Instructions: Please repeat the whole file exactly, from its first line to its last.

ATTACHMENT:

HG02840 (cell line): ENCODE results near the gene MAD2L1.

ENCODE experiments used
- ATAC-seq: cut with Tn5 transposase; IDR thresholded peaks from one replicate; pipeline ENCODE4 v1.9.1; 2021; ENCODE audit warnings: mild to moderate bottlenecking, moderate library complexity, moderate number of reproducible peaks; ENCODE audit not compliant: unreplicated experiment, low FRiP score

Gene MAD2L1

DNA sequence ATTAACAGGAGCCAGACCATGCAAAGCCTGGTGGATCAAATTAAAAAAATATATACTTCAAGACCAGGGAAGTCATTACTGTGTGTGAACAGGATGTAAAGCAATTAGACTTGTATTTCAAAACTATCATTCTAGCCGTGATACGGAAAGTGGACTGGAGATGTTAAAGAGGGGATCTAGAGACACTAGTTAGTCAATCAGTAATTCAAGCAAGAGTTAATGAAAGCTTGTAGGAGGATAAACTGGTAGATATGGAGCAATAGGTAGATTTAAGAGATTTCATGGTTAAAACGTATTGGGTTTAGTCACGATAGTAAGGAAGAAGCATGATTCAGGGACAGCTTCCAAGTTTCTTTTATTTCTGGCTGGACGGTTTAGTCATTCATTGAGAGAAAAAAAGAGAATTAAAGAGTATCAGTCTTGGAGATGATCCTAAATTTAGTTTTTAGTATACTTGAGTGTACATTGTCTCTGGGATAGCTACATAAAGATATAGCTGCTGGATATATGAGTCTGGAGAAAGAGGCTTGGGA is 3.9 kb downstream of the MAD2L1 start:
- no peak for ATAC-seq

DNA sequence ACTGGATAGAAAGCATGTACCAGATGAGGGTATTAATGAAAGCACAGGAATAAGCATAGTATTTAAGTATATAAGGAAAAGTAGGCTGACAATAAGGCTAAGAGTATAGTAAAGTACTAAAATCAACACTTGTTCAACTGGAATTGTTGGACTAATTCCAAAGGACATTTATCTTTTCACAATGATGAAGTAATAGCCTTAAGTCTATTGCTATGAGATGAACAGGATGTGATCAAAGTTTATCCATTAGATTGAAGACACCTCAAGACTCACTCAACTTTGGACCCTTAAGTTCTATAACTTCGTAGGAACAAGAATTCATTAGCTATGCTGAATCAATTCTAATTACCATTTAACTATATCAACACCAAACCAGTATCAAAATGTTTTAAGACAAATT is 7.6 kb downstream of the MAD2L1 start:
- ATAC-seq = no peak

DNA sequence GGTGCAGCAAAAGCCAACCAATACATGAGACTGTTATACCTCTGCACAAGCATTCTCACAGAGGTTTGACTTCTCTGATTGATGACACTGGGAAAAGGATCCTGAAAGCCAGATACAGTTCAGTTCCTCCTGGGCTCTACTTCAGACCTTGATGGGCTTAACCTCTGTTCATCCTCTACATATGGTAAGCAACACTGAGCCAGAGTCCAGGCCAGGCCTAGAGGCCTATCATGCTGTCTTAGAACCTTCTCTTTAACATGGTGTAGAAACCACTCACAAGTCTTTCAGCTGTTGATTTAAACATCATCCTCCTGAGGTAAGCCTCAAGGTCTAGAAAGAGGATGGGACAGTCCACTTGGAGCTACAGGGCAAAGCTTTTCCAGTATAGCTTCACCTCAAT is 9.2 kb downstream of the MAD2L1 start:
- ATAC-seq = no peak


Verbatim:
HG02840 (cell line): ENCODE results near the gene MAD2L1.

ENCODE experiments used
- ATAC-seq: cut with Tn5 transposase; IDR thresholded peaks from one replicate; pipeline ENCODE4 v1.9.1; 2021; ENCODE audit warnings: mild to moderate bottlenecking, moderate library complexity, moderate number of reproducible peaks; ENCODE audit not compliant: unreplicated experiment, low FRiP score

Gene MAD2L1

DNA sequence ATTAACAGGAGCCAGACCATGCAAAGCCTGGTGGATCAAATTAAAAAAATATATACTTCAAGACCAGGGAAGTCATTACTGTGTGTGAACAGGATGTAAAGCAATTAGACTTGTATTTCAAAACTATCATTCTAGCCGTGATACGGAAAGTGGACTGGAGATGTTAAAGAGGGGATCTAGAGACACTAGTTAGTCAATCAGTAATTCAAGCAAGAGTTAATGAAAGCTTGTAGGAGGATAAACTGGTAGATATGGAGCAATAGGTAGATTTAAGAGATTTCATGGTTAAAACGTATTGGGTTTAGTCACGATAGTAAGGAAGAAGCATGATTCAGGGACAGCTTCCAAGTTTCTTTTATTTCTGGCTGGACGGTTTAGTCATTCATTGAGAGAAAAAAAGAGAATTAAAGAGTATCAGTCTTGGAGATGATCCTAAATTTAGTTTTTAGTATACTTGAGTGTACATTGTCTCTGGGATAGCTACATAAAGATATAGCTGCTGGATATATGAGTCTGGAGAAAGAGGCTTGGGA is 3.9 kb downstream of the MAD2L1 start:
- no peak for ATAC-seq

DNA sequence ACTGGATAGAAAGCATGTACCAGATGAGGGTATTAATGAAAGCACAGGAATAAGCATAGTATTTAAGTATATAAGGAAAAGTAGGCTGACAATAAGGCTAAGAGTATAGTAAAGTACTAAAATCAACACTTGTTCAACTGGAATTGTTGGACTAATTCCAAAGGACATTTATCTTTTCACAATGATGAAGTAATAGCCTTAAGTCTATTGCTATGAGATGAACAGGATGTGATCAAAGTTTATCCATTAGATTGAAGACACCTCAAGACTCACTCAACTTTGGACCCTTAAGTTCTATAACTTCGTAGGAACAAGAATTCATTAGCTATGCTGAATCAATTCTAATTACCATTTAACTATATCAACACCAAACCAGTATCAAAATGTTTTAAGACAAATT is 7.6 kb downstream of the MAD2L1 start:
- ATAC-seq = no peak

DNA sequence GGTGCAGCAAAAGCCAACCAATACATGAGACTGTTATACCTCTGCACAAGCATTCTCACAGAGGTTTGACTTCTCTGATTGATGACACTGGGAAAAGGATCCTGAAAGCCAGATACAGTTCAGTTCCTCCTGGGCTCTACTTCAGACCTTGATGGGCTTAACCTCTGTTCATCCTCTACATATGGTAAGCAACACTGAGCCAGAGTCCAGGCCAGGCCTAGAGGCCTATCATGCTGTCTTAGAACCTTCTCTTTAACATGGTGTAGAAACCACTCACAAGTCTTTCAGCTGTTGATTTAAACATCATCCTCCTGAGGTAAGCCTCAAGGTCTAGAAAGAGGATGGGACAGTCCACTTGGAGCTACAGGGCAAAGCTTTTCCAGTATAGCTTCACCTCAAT is 9.2 kb downstream of the MAD2L1 start:
- ATAC-seq = no peak